If you’re curious about cultivating a lifestyle of slow living, there’s no better time than the present! While it may sound like a big change, it starts with baby steps and a slow adjustment to our habits. Here are three habits you can practice to build a life of slow, beautiful wellness.
Are you having a rough day today? Maybe the past week has tested you. Maybe lately, your life has been characterized by needs and demands that fly at you from every angle, demanding more than you can give and leaving you feeling completely out of control. I’ve been there too. Whether my kids have been hangry or I’ve needed to pay for an unexpected expense, I’ve had no choice but to react to each demand.
If you find yourself reacting constantly to needs and stimuli around you, you might be worn out and looking for rest. Maybe you’ve heard of “slow living” and are wondering how you might cultivate this kind of lifestyle. I hope this post helps encourage you to give it a try.
Why You Should Consider Slowing Down
Why should you consider slow living? Here’s an assortment of quotes, verses, and resources that encourage us to take breaks while also refuting the idea that nonstop work will get us to our destination faster.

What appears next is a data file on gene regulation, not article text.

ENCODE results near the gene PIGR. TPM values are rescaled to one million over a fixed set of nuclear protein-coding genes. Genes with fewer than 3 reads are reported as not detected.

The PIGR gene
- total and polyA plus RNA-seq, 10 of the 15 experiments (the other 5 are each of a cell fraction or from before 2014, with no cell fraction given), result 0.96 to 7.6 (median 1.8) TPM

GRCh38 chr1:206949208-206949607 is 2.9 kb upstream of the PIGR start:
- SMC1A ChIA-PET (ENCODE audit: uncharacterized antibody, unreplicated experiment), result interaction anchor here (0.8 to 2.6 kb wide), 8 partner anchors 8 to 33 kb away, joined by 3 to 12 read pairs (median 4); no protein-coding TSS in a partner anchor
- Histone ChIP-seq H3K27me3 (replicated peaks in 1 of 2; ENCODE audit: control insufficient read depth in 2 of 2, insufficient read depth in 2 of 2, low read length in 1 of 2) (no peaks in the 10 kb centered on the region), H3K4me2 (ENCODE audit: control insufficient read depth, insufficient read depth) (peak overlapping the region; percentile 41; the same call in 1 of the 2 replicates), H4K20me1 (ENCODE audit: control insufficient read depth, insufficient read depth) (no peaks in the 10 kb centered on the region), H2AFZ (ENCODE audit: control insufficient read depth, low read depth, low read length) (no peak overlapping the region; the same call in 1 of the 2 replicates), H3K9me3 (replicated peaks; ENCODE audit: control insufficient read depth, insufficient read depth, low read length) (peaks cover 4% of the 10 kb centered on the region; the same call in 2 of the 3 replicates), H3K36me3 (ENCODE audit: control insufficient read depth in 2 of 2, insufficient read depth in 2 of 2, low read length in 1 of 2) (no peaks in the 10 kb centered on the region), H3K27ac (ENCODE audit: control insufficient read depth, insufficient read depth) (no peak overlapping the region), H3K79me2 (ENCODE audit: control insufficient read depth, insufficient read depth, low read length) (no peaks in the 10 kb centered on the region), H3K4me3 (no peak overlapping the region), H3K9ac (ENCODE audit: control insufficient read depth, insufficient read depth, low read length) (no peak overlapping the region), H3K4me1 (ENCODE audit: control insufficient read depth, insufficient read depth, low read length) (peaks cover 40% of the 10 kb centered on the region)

“…one single short-term vacation, independent of the mode, has large, positive and immediate effects on perceived stress, recovery, strain, and well-being” (https://www.ncbi.nlm.nih.gov/pmc/articles/PMC5800229/)
“All streams flow into the sea, yet the sea is never full. To the place the streams come from, there they return again. All things are wearisome, more than one can say. The eye never has enough of seeing, nor the ear its fill of hearing.” (Ecclesiastes 1:7-8)
“A person can do nothing better than to eat and drink and find satisfaction in their own toil. This too, I see, is from the hand of God, for without Him, who can eat or find enjoyment?” (Ecclesiastes 2:24-25)
This article does a nice job summarizing why taking a day off is recommended. >> Power, R. (2017). A Day of Rest: 12 Scientific Reasons It Works. Inc. Retrieved from https://www.inc.com/rhett-power/a-day-of-rest-12-scientific-reasons-it-works.html
I think we all know deep down that having regular time off is healthy, if not necessary.
Slow Living Habit #1| Plan Ahead (& Avoid Reacting)
The more I contemplate wellness, the more I realize a lot of it is about being proactive versus reactive. True wellness demands that we plan ahead for our needs and stand firm in those plans. For example, if I plan to spend a few hours on Saturday meal prepping, I should stick to those plans. Even if something more exciting (or something with more immediate rewards) presents itself to me.